Independent research reveals almost a third (32 per cent) of UK businesses have no formal or enforceable policy or process in place to manage the use of mobile devices in the work place. Independent specialist technology market research company, Vanson Bourne, conducted the survey on behalf of Absolute Software, a provider of firmware-embedded endpoint security and management solutions.

The research surveyed 1,200 IT decision makers from a variety of vertical sectors across the UK, France, Germany and the United States. The research investigates trends in mobile device management, security and device preferences in the workplace.

“IT has been staring down the barrel of mobility, and all the security issues it entails for the last couple of years. It’s seriously worrying to find so many companies taking no action to properly secure and manage their mobile devices. Given the significant financial and commercial risks surrounding data loss it’s surprising to see that companies are still not prioritising security,” said John Livingston, Chairman and CEO at Absolute Software.

“As different devices make their way into the enterprise and employees expect greater access to business applications and data from the field, IT is facing an increasingly difficult challenge to manage and support a deployment across a multitude of operating systems and form factors.”


When it came to provisioning mobile devices, seven per cent of UK companies rely on employees bringing their own device (BYOD) which creates an extremely diverse environment that IT is expected to manage and secure. In the US that figure rose to almost one in five companies (18 per cent) using BYOD alone. Both French (15 per cent) and German (16 per cent) companies more frequently allowed employees to use personal devices than UK organisations.

In the UK the majority (38 per cent) offered a hybrid model, allowing employees to use their own devices as well as providing employees with company-owned devices of their choosing. In the US the majority (42 per cent) of companies surveyed also deployed this tactic. Both France and Germany favoured corporate-owned, personally enabled (COPE) strategies for mobile devices, allowing employees to choose a mobile device that would be bought, owned and managed by the company but used personally as well as for work.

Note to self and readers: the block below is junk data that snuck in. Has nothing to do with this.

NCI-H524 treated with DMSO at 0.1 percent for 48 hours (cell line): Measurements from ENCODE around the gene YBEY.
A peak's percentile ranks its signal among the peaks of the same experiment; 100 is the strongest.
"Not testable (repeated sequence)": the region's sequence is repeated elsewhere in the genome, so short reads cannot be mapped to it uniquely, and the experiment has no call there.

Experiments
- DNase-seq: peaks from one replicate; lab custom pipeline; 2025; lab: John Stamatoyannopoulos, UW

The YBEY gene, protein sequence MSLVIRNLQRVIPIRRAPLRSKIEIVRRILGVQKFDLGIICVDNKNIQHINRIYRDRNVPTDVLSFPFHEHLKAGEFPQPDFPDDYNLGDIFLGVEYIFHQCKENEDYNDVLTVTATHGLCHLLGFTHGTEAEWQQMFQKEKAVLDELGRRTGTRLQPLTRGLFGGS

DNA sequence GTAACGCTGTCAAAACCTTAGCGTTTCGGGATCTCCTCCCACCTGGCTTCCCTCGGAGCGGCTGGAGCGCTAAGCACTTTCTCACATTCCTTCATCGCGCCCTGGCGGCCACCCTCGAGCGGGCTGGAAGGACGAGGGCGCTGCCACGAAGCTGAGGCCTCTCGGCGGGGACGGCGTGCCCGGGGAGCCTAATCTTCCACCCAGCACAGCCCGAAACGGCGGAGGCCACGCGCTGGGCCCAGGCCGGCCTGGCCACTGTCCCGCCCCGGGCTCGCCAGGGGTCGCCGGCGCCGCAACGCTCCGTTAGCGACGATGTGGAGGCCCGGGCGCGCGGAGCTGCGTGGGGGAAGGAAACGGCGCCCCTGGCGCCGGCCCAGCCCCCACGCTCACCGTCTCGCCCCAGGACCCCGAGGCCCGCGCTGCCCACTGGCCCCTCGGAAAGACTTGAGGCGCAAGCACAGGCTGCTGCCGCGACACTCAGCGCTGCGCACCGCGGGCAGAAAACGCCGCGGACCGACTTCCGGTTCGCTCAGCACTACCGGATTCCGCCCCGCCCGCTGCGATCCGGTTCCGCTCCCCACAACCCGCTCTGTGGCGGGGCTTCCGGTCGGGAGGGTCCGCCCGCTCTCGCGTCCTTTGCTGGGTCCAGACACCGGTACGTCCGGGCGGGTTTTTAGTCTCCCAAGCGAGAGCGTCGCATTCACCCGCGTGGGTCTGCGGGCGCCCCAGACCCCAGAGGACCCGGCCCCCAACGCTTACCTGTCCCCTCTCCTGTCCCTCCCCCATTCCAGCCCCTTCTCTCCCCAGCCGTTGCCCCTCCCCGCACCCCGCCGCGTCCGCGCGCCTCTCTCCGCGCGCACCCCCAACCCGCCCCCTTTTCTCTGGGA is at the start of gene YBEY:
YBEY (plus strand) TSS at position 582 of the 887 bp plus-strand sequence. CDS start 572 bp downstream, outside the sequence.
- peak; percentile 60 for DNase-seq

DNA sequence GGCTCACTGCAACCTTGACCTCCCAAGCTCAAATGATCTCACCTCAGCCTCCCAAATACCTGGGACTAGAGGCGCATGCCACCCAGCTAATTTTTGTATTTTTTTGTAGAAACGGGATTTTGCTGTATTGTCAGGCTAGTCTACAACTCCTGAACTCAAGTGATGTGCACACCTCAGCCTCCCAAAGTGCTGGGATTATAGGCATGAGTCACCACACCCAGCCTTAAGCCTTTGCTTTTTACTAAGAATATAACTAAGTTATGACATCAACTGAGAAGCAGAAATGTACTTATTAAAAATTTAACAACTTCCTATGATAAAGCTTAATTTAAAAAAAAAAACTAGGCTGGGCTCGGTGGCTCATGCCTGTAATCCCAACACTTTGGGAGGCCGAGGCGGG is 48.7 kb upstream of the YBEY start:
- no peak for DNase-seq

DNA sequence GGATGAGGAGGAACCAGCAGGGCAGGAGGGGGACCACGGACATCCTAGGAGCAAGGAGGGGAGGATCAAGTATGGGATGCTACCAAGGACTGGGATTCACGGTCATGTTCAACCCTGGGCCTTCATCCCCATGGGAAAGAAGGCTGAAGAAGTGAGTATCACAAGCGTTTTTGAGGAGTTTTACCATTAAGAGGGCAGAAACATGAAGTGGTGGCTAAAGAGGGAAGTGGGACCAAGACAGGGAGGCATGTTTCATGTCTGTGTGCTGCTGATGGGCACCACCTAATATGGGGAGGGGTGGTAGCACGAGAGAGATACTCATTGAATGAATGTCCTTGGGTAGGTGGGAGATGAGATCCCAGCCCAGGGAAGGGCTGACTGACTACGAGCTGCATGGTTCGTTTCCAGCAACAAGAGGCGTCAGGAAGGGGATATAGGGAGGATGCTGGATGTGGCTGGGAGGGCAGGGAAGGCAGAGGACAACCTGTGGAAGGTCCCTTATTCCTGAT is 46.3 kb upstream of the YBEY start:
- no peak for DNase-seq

The UK, France and Germany were the most restrictive when it came to mobile device management with almost three in 10 companies reporting that they would neither allow choice nor use of personal devices and that IT dictated what device and platform employees could use. In the US this figure dropped to only 15 per cent of companies taking this dictatorial approach, led by IT.

Securing corporate data

Securing corporate data on mobile devices was a key concern for many companies. The most common method of securing corporate data on a smartphone or tablet is for employees to agreethat IT may perform a remote lock and wipe if the device is lost or stolen – this accounts for two thirds (68 per cent) of UK companies. However, almost a fifth of UK companies reported that they did nothing to secure any data on mobile devices. Conversely, the US was the most secure with only eight per cent reporting that they took no action to secure data on mobile devices.

When it comes to restricting access, 41 per cent of UK businesses use a global network access control (NAC) solution or gateway and 31 per cent allow access via a mobile device management (MDM) tool, ensuring the integrity of the device where NAC provisions access based on a risk profile of the device and its user. Almost a third (30 per cent) of companies allow all devices access with a password and almost one in 10 UK companies don’t restrict access at all.

“The rapid pace of the consumer technology market has left the enterprise in the dust when it comes to providing its employees with cutting edge devices. For many work has become the place where they are forced to use devices older and slower than their own, something that many employees seek to circumvent by simply accessing work-related data through their own unmanaged, often in-secure devices. This inevitably leads to security issues as data spreads across rogue devices,” commented Livingston.

“Whilst many enterprises are looking to satisfy workers by letting them chose devices, or bring their own, a large number are struggling to marry security with increased freedom and mobility that employees are demanding. Despite mobility and BYOD being buzzwords of the last year or so, there appears to be no agreed approach on how to manage this trend, in some cases businesses are even choosing to ignore the issue when faced with this dilemma.

“Despite the rapid maturity of mobility trends, the approach to managing and securing mobile devices in the workplace is startlingly immature. This immaturity is a real danger zone for businesses, particularly as EU legislators look at re-writing the rule books when it comes to data regulation,” he concluded.